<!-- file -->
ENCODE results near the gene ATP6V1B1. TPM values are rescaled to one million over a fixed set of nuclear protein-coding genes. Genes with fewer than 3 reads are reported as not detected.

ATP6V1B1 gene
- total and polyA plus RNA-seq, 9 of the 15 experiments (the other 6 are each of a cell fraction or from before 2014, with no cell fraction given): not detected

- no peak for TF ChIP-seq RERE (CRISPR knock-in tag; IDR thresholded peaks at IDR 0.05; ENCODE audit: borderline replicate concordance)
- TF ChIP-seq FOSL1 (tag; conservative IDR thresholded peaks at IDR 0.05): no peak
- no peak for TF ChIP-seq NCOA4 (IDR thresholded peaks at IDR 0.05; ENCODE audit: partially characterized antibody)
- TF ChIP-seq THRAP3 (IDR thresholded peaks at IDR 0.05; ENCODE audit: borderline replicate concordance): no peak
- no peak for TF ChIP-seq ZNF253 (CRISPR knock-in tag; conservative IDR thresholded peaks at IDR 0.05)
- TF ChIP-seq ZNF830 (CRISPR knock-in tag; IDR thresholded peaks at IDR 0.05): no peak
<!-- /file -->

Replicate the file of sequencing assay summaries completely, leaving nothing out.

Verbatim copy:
ENCODE results near the gene ATP6V1B1. TPM values are rescaled to one million over a fixed set of nuclear protein-coding genes. Genes with fewer than 3 reads are reported as not detected.

ATP6V1B1 gene
- total and polyA plus RNA-seq, 9 of the 15 experiments (the other 6 are each of a cell fraction or from before 2014, with no cell fraction given): not detected

- no peak for TF ChIP-seq RERE (CRISPR knock-in tag; IDR thresholded peaks at IDR 0.05; ENCODE audit: borderline replicate concordance)
- TF ChIP-seq FOSL1 (tag; conservative IDR thresholded peaks at IDR 0.05): no peak
- no peak for TF ChIP-seq NCOA4 (IDR thresholded peaks at IDR 0.05; ENCODE audit: partially characterized antibody)
- TF ChIP-seq THRAP3 (IDR thresholded peaks at IDR 0.05; ENCODE audit: borderline replicate concordance): no peak
- no peak for TF ChIP-seq ZNF253 (CRISPR knock-in tag; conservative IDR thresholded peaks at IDR 0.05)
- TF ChIP-seq ZNF830 (CRISPR knock-in tag; IDR thresholded peaks at IDR 0.05): no peak